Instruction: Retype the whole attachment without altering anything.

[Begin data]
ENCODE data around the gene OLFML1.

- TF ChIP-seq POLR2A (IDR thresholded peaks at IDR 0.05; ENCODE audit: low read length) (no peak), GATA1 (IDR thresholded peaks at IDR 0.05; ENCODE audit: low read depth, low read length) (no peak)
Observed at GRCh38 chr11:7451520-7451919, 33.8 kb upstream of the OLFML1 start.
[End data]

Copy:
ENCODE data around the gene OLFML1.

- TF ChIP-seq POLR2A (IDR thresholded peaks at IDR 0.05; ENCODE audit: low read length) (no peak), GATA1 (IDR thresholded peaks at IDR 0.05; ENCODE audit: low read depth, low read length) (no peak)
Observed at GRCh38 chr11:7451520-7451919, 33.8 kb upstream of the OLFML1 start.